Zion is the most visited National Park in Utah, and one of the most popular parks in the nation. And there’s good reason for its popularity. Pine trees dot the landscape in clusters and towering red rock cliffs rise on either side of the canyon. Caring through the center is the clear Virgin River.
Whether you’re in search of a challenging hike with epic views or you’d like a more relaxed visit seeking out waterfalls and splashing in the river (or you want both!), Zion National Park will leave you starry eyed.
But you’re not the only one who wants to enjoy the famed beauty of this National Park. Be prepared to experience its grandeur amongst crowds, no matter what day of the week you arrive.
What is Zion National Park known for?
Angel’s Landing and the Narrows are two of the parks most famous hikes. The strenuous zig-zagging climb up Walter’s Wiggles to Angel’s Landing is not for the faint of heart. At times, the path is only 5-feet wide and on either side are drop offs that are hundreds of feet down.
The Narrows is a hike up the Virgin River that you actually hike through knee high water to that takes you further and further into the canyon.
Zion is also home to tons of wildlife. During the couple days we were there, we saw deer, eagles, a fox, big horned sheep, and lots of lizards and birds.
The landscape in Zion National Park is unmatched. Your jaw will literally drop at the beauty of it all.
The shuttle system in the park is ultra-convenient. At most, you’ll wait 15 minutes for a ride, and during the busiest times, shuttles come ever 3-4 minutes. This allows you to go from hike to hike without worrying about the hassle of parking.
There are a wide range of hikes – from wheelchair accessible riverside walks to strenuous treks with steep drops.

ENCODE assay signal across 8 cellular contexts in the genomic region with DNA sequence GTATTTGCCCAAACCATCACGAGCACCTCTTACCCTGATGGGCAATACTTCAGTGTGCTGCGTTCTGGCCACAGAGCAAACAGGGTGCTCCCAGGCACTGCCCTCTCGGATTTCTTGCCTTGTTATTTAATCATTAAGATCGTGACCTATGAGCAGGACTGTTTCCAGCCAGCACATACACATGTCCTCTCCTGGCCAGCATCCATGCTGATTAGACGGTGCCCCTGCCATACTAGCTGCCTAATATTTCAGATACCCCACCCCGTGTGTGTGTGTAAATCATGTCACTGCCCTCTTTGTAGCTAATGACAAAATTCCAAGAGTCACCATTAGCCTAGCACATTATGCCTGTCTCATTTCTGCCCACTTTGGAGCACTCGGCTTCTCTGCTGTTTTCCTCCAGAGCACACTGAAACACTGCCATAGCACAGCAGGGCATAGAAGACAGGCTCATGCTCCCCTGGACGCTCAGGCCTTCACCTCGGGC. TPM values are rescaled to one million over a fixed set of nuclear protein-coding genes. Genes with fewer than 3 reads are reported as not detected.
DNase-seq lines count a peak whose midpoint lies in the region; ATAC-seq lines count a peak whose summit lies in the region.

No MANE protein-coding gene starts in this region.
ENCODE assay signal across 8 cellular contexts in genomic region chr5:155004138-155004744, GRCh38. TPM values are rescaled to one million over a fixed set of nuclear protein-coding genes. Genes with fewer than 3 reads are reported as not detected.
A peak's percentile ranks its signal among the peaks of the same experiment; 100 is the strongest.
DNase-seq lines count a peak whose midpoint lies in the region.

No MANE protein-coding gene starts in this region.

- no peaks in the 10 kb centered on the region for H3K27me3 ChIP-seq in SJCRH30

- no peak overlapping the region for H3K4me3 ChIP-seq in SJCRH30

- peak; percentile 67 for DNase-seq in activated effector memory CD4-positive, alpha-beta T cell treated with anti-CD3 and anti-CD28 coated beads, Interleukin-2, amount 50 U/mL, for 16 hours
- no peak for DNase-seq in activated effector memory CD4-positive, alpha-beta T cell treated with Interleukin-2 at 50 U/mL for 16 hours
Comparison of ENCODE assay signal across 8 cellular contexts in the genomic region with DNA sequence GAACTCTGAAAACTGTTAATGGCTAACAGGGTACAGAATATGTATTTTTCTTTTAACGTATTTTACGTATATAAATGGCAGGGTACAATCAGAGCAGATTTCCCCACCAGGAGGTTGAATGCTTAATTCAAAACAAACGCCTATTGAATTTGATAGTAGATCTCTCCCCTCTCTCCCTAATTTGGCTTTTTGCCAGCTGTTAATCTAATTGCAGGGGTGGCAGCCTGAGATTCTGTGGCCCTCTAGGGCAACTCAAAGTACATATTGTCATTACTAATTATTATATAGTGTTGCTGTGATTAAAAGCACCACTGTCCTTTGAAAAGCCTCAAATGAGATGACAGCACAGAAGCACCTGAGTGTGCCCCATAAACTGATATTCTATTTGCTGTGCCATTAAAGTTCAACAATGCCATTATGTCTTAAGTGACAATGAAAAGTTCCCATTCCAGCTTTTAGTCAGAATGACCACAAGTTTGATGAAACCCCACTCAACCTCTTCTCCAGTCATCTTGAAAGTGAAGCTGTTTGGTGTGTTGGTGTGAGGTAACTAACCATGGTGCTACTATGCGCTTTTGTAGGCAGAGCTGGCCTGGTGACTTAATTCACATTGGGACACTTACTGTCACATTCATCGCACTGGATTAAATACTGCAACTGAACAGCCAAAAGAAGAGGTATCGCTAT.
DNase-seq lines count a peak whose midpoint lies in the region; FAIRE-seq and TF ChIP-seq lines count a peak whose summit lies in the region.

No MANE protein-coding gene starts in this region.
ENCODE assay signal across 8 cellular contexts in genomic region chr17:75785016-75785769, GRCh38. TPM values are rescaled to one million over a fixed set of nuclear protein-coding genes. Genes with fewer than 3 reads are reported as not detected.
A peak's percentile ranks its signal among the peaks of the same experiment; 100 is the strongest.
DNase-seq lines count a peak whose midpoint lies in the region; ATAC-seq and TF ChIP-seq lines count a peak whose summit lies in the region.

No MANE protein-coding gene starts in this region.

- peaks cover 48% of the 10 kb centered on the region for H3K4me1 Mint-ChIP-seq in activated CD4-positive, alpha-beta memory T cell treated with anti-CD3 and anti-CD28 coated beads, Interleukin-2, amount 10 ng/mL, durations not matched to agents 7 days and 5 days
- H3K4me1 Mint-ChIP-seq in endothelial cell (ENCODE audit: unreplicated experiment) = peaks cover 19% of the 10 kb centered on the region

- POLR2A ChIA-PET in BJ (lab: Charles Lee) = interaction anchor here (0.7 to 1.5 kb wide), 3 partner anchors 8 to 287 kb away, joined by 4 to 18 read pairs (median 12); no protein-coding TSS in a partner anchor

The crowds. Oh my God the crowds. Zion is busy every day of the year. If you’re not a fan of crowds, you’ll have to take extra measures to avoid other people in this ultra-popular national park (see tips below).
That shuttle we were just talking about – while convenient – can have incredibly long wait times in the morning. Get to the line at the Visitor Center before 7:30 a.m. unless you want to be waiting a minimum of 45 minutes to board.
How long should I spend in Zion?
1 day to 3 days, it would take you a while to get bored in this park.
What time of year is best to visit Zion?
Spring and early summer are great times to visit Zion National Park. The monsoon season between mid-July to September should be avoided because of the risk of flash floods, and you would not likely be able to walk through the Narrows.
Noteworthy Hikes & Sights in Zion
- Angel’s Landing – Hike: 5.4 miles roundtrip. Elevation Change: 1488 ft. Time: 4 hours
- Famous for its steep drop offs and a 360 degree view of Zion Canyon. While it was not as bad as people made it out to be, the hike is difficult and the last part before the top requires scrambling up a the rock face. Have sturdy shoes and both your hands free so you can use the chain railings.
- The Narrows – The entire hike up the river is 9.4 miles and can take 8 hours roundtrip. However you can turn around at any point. Most people wade and play in the water for about an hour.
- Start at the Temple of Sinawava and hike north for about a mile on the Riverside Walk. At the end of walk, it’s time to get your feet wet because the rest of the hike is through the Virgin River.